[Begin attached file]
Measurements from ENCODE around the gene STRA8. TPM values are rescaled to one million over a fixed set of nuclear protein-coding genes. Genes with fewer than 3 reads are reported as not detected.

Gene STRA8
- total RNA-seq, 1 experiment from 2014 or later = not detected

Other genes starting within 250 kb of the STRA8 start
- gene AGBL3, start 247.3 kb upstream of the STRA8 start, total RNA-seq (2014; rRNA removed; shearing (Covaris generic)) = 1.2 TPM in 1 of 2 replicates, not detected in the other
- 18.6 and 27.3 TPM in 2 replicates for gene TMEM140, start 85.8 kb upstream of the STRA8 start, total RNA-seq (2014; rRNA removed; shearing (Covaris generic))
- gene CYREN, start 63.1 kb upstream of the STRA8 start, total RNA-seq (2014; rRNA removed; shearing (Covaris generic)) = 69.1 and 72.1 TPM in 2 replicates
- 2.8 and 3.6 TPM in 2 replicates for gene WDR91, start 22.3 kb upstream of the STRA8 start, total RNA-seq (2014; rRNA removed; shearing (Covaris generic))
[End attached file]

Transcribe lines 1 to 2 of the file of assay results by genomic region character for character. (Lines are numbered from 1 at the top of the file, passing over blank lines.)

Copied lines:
Measurements from ENCODE around the gene STRA8. TPM values are rescaled to one million over a fixed set of nuclear protein-coding genes. Genes with fewer than 3 reads are reported as not detected.

Gene STRA8